Midday open thread: GOP threaten caribou; millennials not so keen as elders on assault weapon ban

[ Originally published on this site as post ]

If Donald Trump manages to hang in there for his entire term, he has 1,151 days of potential golfing days remaining before he leaves the White House.

• What you can expect at Sunday Kos…

  • Seven questions for Mark Godsey, author of ‘Blind Injustice’, by David Akadjian
  • Invasion of the body hackers, by Steven Andrew
  • San Francisco: The year of hardening my heart, by Laura Clawson
  • Join a peace vigil to mark Sandy Hook’s five-year anniversary. Then demand action, by Sher Watts Spooner
  • Book Review: ‘Devil’s Bargain: Steve Bannon, Donald Trump and the Storming of the Presidency’, by Ian Reifowitz
  • GOP tax plan is the worst jobs bill ever, by Jon Perr
  • Nevertheless, she persisted. In 1863, she won, by Susan Grigsby

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Transportation again generates the largest portion of greenhouse gases in U.S.:

[F]or the first time since the 1970s, U.S. carbon dioxide emissions from transportation have eclipsed emissions from electricity generation as the top source of greenhouse gases.

The change comes as U.S. electricity generation relies less on coal and more on renewables and natural gas (a less carbon-intensive fossil fuel). Transportation emissions have also declined from a peak in 2008 due to steadily improving fuel economies, although there has been a small uptick recently as a result of a drop in gas prices. The projected growth in electric vehicles suggests decreases in CO2 transportation emissions are on the horizon. Even when accounting for how electricity is generated, an electric vehicle emits less carbon dioxide than a comparable gasoline car in a majority of U.S. states.

Millennials less likely than older Americans to favor assault weapon ban: 

Resistance to a ban on military-style assault weapons is strongest among millennials, according to a new Quinnipiac poll released this week. It’s a finding that experts said might be driven by the popularity of first-person shooter video games such as Call of Duty and the increasing prominence of military-style guns in the consumer market. […]

Opposition to an assault weapon ban was strongest among Republicans and among self-identified registered voters 18-34, the poll found. Unlike older Americans, millennials were closely divided on their support for an assault weapon ban, with 49% supporting and 44% opposing a ban.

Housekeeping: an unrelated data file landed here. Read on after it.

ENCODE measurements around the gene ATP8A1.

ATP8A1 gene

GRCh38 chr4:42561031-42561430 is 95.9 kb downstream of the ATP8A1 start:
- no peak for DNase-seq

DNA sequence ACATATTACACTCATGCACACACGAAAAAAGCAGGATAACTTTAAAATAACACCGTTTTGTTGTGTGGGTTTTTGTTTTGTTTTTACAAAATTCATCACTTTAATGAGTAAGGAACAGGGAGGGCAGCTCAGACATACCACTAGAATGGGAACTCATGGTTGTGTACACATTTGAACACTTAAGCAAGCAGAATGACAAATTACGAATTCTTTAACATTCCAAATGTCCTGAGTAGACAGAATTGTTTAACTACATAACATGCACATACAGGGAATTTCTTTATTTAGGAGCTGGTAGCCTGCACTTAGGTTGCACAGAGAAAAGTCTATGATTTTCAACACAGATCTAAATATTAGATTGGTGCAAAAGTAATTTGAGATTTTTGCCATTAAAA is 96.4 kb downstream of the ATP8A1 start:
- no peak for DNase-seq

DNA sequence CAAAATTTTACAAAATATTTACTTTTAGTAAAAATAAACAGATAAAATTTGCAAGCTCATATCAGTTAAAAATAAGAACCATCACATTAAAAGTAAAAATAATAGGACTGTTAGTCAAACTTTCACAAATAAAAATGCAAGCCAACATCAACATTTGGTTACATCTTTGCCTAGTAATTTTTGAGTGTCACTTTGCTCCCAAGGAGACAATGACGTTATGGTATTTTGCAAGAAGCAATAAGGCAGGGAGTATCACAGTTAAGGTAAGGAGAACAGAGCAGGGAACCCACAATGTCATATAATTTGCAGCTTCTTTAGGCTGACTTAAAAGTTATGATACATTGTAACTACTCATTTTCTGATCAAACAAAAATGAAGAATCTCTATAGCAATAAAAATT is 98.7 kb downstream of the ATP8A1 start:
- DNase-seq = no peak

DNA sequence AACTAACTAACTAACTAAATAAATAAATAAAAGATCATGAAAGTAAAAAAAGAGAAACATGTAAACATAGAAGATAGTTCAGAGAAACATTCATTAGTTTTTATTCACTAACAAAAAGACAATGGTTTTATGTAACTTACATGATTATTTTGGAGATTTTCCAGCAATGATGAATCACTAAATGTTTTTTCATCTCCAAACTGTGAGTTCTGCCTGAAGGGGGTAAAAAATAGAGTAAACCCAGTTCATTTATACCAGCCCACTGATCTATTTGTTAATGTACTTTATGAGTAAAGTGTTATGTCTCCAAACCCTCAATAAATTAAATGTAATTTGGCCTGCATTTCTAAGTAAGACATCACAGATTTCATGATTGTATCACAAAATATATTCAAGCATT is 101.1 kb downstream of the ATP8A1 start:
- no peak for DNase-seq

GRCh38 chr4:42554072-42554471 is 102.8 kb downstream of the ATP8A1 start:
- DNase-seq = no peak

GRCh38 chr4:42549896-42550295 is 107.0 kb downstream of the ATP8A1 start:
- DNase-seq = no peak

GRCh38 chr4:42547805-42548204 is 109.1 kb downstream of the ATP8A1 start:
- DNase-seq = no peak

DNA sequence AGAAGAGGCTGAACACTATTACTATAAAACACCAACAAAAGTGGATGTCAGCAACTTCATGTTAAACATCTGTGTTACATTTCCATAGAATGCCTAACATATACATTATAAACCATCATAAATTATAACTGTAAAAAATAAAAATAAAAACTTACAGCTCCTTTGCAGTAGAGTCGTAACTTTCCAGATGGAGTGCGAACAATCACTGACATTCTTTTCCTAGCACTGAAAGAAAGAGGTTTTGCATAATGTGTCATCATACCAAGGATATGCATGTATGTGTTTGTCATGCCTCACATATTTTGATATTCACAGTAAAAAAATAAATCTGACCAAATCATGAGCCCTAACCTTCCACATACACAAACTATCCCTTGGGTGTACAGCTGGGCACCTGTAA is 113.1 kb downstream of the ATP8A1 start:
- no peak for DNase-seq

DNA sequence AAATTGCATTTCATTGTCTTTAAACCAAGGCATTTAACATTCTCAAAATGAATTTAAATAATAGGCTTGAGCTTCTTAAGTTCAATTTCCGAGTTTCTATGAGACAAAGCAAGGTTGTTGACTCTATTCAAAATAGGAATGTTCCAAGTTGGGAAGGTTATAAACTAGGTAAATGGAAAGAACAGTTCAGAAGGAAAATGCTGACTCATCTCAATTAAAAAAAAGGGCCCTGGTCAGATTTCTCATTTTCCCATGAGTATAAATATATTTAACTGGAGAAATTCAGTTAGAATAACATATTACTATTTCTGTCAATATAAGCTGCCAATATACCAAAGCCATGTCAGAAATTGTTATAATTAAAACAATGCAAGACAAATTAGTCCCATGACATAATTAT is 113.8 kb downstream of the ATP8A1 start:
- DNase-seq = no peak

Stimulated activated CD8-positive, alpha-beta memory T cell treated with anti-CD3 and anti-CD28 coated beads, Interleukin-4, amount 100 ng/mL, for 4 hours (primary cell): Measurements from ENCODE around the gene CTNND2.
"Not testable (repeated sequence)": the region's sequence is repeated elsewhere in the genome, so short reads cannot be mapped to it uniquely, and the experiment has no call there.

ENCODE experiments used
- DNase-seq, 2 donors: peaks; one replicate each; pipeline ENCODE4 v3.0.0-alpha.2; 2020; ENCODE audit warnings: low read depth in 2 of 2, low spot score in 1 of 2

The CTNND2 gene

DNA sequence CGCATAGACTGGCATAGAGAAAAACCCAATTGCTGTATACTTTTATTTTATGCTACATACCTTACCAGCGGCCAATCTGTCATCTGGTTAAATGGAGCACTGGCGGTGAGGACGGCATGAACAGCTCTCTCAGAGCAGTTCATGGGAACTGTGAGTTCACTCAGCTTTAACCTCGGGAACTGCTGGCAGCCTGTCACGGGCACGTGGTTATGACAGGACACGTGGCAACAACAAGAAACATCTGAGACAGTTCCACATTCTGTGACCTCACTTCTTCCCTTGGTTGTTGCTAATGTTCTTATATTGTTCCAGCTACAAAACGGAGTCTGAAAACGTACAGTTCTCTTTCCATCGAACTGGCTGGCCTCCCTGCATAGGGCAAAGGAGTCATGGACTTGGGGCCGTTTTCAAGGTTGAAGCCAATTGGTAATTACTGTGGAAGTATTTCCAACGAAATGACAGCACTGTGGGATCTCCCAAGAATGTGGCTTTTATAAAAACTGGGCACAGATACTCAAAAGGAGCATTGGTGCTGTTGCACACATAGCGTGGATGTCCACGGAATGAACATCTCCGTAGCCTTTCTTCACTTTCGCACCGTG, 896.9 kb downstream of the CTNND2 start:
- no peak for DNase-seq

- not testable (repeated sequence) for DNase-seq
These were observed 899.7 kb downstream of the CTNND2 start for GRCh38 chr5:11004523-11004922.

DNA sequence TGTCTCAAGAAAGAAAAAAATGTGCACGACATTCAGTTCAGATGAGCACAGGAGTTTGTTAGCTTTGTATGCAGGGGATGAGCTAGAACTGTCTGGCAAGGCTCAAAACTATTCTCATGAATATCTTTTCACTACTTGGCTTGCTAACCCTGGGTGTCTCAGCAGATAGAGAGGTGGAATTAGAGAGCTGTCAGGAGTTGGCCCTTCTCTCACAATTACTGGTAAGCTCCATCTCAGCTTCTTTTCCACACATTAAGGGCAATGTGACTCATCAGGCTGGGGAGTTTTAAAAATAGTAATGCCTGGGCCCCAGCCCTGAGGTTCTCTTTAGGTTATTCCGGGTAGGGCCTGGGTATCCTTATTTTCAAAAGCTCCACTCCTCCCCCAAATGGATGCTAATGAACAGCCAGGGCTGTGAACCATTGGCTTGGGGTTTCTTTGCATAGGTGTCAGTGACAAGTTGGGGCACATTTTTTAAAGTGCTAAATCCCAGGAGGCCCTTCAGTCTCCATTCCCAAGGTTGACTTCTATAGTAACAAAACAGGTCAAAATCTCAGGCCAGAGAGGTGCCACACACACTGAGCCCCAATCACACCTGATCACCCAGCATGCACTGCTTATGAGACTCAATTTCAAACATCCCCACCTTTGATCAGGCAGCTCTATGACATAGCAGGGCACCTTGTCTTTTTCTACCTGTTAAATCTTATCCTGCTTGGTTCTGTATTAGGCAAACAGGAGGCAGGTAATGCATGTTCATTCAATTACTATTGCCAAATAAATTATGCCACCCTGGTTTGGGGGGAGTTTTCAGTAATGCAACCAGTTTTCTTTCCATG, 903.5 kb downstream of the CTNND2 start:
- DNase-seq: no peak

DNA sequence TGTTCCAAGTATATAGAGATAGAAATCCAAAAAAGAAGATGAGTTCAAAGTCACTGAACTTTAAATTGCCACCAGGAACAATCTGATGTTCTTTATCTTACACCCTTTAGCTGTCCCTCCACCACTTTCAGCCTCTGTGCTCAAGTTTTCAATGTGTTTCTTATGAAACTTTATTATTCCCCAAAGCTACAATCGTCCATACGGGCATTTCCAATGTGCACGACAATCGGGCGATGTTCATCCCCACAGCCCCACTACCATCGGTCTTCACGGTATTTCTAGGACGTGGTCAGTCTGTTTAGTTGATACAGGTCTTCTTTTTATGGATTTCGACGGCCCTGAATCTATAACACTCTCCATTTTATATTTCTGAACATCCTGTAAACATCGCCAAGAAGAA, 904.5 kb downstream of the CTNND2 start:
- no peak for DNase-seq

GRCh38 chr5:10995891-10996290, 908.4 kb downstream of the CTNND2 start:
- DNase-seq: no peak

There was huge support for a return to banning the sale of assault weapons from voters over 50, with 70% support from over-50s and 77% support from over-65s. 

If Republican tax reform were enacted, migrating caribou could be at risk:

If tax reform passes, Murkowski’s rider means the bulk of refuge stewardship is handed over to the Bureau of Land Management, cutting out current manager, the U.S. Fish and Wildlife Service. […]

Mark Salvo, vice president of landscape conservation at Defenders of Wildlife,  said the organization is taking the threat to caribou seriously because drilling in the refuge stands to upset animal behaviors that have occurred for millennia.

Facebook’s tool for you to check to see if the social media platform exposed you to Russian disinformation is weak: Facebook announced Wednesday that it is building a tool that will let users find out if they were exposed to Russian propaganda during the 2016 election. It’s supposed to come out by the end of the year. This is, as Justin Hendrix at Just Security says, a “fig leaf” to meet congressional calls for notifying Facebook users who were exposed:

[T]he application as described is not a broad notification, but rather a self-service tool tucked away in the “help center” that users must navigate to purposefully. Many users who liked or followed known propaganda pages or accounts may never seek out this information. That must mean a significant drop off in the percentage of people who will be successfully reached. Facebook has stopped well short of promising to actually notify users with, say, a notice at the top of the timeline of every affected account. Imagine a car manufacturer posting, only in its online help center, information about a defective product without individually notifying the consumers that the company knows full well bought the product.Second, as the Wall Street Journal’s Jack Nicas pointed out, “the disclosure falls short of notifying more than 100 million other users who came across the pages’ ads and posts, and may have liked, shared or commented on them. And it provides little information to those users who did follow the pages.”